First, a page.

ArchitectureBoston

Laurie Olin: Gardens for American Institutions

Posted in Vol 13 No 4 by bsaab on November 10, 2010

As the October light poured into the Isabella Stewart Gardner Museum’s interior courtyard, illuminating the tall single-stemmed chrysanthemums, Chris Reed of Stoss Landscape Urbanism thoughtfully introduced Laurie Olin. After Reed cited Olin’s long list of distinctions—including University of Pennsylvania professor, author, Fellow at both the American Academy of Arts and Sciences and the American Society of Landscape Architects—Olin reflected on his firm, OLIN, and its harmonious and contrasting museum landscapes of the last 30 years.

Olin’s work as a landscape architect at OLIN calmly expresses the relationship among people, culture, art and nature. He described his museum landscapes as welcoming places for people to enjoy being outdoors and as settings in which to appreciate art. They accommodate both individual contemplation and group involvement. Olin expanded his talk to include the evolving institutional behavior, away from the internally focused “treasure box” to a more approachable site.  

Most fascinating was Olin’s behind-the-scene stories about the design for the Getty Center in Los Angeles. He described making sense of the center and uniting the entire site after the succession of and collaboration with many designers there, including Emmet Wemple; Dan Kiley; Robert Irwin; and, of course, Richard Meier. Olin explained the inspiration for the gardens and the use of sycamores, stone pines, cypress and cactus. His painstaking and thoughtful selection and placement of the stones, sourced near Yosemite National Park, for the circular fountain was inspiring! A few years later, OLIN designed and integrated the Fran and Ray Stark Sculpture Garden at the tram station near central parking. This entire campus is stunning, incredibly detailed and simply one of the most sensual environments.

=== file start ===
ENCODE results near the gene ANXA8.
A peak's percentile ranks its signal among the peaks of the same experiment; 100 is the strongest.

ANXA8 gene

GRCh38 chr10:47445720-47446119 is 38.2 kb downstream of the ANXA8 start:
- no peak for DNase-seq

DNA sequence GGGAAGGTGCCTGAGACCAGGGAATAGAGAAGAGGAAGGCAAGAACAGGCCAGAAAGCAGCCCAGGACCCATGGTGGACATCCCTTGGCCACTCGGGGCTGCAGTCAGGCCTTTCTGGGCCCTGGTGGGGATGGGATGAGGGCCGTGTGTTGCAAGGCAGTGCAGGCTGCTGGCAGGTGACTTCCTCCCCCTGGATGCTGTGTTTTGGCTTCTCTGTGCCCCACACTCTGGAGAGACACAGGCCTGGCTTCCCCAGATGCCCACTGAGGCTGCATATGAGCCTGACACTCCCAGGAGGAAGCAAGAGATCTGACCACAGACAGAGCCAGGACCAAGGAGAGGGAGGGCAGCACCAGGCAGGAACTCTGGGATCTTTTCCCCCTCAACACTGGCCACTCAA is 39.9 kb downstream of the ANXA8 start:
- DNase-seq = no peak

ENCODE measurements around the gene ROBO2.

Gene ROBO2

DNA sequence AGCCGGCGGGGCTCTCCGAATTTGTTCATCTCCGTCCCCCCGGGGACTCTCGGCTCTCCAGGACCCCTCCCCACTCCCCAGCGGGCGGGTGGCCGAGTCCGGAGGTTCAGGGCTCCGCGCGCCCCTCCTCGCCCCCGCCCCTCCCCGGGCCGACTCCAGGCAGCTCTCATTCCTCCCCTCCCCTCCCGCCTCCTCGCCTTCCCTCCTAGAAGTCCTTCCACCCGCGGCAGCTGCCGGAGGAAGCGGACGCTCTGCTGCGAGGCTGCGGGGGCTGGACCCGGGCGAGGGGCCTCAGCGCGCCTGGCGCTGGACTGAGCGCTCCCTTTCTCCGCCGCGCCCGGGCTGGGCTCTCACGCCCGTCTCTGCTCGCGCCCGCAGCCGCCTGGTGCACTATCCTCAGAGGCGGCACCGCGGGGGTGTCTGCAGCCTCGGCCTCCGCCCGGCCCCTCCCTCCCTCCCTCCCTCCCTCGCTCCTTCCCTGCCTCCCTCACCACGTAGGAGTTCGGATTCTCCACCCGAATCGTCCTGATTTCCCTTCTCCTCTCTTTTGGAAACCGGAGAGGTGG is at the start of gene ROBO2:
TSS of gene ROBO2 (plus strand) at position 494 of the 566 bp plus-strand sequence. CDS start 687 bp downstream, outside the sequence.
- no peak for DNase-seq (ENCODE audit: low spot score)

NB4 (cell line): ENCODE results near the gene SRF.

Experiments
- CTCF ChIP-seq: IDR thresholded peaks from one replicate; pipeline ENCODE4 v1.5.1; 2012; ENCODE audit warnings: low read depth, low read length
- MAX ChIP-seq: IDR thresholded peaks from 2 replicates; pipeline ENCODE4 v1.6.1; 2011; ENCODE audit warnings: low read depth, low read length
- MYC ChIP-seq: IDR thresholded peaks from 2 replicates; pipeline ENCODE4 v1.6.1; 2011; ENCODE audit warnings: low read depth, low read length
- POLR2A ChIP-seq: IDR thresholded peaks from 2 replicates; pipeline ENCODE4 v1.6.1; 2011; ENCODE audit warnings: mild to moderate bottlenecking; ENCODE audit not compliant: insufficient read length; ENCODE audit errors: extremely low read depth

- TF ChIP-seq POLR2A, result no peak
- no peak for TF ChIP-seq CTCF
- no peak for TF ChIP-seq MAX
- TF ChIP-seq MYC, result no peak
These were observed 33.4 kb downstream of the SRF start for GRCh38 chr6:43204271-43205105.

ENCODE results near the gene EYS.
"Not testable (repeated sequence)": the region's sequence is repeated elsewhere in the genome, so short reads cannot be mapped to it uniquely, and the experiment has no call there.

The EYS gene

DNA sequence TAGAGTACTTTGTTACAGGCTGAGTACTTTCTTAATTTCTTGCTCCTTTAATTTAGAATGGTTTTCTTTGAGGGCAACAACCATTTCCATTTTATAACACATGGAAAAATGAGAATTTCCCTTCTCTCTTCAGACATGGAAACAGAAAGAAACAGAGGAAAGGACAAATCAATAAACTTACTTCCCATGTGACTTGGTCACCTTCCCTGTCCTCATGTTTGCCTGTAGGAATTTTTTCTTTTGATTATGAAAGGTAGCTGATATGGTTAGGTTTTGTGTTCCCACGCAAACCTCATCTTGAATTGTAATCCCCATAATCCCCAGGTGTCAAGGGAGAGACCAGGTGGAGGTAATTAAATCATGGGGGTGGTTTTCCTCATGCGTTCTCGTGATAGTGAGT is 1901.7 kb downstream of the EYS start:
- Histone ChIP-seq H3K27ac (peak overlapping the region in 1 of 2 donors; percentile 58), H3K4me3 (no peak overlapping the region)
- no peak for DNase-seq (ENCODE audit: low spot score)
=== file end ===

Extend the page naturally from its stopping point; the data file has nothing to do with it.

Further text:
Olin went on to describe the history behind the National Gallery of Art’s sculpture garden in Washington, D.C., and its greater context within the National Mall. As well as showing historic drawings and beautiful photographs of the sculpture garden, he shared how their design evolved to become the successful civic and yet personal space it is today. This garden includes popular summer jazz concerts, and, in winter, the fountain area features an ice skating rink.

He also showed and described his firm’s work on the following projects: the Rodin Museum and the Barnes Foundation in Philadelphia, Toledo Museum of Art in Ohio, the Brancusi Ensemble in Romania, LA County Museum of Art and Hancock Park, and perhaps the not-so-well-received Wexner Center for the Arts at Ohio State University in Columbus.   

Another takeaway, and one I’ve heard Carol Johnson of Carol R. Johnson Associates say: The best kind of marketing is doing really good work. There’s much to be learned from these lectures, and my only disappointment was not seeing all the seats filled.  

Bring a friend, and check out the next lecture in this Landscape Visions series: “Public Realm of the Senses” by landscape architect Eelco Hooftman of GROSS.MAX., on Saturday, November 20, at 1:30 pm at the Gardner Museum.

 

 

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